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Warriors of the CloistersThe Central Asian Origins of Science in the Medieval World$
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Christopher I. Beckwith

Print publication date: 2012

Print ISBN-13: 9780691155319

Published to Princeton Scholarship Online: October 2017

DOI: 10.23943/princeton/9780691155319.001.0001

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Transmission to Medieval Western Europe

Transmission to Medieval Western Europe

Chapter:
(p.100) Chapter Six Transmission to Medieval Western Europe
Source:
Warriors of the Cloisters
Author(s):

Christopher I. Beckwith

Publisher:
Princeton University Press
DOI:10.23943/princeton/9780691155319.003.0006

This chapter examines how the recursive argument method was transmitted to medieval Western Europe. The appearance of the recursive argument method in Latin texts was preceded by more than a century in which Classical Arabic learning was increasingly translated and introduced to the Medieval Latin world. A trickle of translations of Arabic scholarly books into Latin had already begun to appear in Italy and Spain by the mid-eleventh century, but none of the works known to have been translated at that time seem to use the Arabic version of the recursive argument method. The recursive argument method first appears in Western Europe in Avicenna's De anima “On the Soul” or “Psychology.” The chapter considers other examples of the recursive argument method in Latin, including works by Robert of Curzon, Alexander of Hales, Albertus Magnus (Albert the Great), and Thomas Aquinas.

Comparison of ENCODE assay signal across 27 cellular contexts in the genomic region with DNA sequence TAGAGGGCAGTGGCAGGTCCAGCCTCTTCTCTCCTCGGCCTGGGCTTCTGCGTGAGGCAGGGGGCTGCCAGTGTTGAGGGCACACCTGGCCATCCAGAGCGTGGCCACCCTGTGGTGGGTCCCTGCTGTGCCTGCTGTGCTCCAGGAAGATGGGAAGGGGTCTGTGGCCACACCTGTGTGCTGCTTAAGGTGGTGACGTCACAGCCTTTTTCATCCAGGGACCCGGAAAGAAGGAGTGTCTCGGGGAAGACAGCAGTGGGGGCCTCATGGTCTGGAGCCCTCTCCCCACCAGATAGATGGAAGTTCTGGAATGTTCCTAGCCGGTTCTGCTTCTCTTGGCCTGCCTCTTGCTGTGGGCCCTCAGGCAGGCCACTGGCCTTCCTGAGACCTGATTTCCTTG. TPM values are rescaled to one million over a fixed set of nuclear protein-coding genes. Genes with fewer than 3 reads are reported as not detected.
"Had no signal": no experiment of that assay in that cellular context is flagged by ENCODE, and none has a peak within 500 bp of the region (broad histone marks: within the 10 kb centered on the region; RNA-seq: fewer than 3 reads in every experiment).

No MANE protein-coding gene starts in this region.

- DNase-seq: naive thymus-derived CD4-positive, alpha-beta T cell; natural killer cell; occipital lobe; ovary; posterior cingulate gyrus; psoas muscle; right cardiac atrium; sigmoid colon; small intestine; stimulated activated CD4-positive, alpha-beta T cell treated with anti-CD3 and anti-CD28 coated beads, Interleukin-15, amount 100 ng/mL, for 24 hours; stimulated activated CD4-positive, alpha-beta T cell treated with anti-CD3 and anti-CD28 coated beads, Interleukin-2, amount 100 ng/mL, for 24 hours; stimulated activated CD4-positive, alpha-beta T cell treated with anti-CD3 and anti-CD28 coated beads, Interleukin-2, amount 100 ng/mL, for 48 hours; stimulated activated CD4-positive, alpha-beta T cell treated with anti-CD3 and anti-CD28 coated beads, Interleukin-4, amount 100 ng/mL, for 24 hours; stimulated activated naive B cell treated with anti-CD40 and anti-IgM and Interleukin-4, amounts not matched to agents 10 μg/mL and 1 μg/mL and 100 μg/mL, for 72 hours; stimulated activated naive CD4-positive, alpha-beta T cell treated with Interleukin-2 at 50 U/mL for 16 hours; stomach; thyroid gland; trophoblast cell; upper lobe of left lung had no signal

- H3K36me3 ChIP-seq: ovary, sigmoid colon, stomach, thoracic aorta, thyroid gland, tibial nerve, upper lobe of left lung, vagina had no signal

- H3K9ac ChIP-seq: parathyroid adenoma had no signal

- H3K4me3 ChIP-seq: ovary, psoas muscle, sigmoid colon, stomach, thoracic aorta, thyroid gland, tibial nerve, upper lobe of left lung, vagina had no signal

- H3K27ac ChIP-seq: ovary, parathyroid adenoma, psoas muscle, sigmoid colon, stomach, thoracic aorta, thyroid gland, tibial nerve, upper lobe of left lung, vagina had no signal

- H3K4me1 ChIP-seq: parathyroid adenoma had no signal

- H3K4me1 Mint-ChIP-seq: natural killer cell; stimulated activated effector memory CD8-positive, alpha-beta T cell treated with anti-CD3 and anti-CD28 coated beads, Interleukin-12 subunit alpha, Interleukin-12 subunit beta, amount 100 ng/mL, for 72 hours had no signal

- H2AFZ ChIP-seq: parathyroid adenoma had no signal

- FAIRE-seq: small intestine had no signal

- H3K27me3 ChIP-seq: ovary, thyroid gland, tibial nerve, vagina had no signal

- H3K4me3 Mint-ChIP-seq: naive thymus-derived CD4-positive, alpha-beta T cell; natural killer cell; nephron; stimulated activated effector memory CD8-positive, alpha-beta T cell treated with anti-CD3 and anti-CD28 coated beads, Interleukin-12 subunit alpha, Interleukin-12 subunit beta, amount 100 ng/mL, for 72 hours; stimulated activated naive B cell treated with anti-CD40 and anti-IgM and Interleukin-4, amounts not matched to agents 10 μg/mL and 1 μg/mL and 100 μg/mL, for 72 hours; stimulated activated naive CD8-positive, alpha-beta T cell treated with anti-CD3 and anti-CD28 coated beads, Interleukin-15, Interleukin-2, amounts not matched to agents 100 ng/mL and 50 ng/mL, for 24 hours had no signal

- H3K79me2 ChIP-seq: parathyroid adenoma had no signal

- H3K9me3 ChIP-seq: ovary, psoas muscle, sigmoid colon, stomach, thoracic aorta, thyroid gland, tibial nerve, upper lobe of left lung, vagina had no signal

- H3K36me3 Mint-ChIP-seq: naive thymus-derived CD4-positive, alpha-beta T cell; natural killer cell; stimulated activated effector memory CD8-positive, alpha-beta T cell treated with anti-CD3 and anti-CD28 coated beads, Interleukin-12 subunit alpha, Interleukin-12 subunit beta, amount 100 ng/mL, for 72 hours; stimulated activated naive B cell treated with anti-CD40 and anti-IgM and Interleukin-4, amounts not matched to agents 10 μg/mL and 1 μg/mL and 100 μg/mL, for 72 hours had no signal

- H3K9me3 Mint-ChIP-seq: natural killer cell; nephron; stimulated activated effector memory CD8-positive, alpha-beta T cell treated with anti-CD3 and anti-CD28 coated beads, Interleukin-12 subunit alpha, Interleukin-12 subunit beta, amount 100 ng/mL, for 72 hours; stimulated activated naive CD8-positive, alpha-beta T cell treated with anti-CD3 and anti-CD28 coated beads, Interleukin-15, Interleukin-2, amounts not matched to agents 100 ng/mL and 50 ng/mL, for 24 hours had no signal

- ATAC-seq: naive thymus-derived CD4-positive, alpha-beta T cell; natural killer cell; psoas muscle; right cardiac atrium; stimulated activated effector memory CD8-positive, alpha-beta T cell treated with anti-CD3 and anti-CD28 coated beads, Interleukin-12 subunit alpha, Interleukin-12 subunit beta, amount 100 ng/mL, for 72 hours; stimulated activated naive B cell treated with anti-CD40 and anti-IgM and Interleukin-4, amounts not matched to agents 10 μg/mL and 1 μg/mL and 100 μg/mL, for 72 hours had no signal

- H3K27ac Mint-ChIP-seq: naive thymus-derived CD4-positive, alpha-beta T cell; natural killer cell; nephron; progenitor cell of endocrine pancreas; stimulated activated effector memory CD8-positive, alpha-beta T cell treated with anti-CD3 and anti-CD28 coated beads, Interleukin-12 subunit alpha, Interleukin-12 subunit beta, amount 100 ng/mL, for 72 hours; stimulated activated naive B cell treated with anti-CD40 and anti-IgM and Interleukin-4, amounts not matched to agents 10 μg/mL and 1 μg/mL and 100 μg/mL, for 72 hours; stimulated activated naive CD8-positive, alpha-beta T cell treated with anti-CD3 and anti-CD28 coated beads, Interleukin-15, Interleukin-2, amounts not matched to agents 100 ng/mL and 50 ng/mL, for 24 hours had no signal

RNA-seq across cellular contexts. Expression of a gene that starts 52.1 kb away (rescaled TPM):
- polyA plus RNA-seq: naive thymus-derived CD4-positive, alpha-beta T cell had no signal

Keywords:   recursive argument method, medieval Western Europe, Latin texts, translations, Avicenna, De anima, Robert of Curzon, Alexander of Hales, Albertus Magnus, Thomas Aquinas

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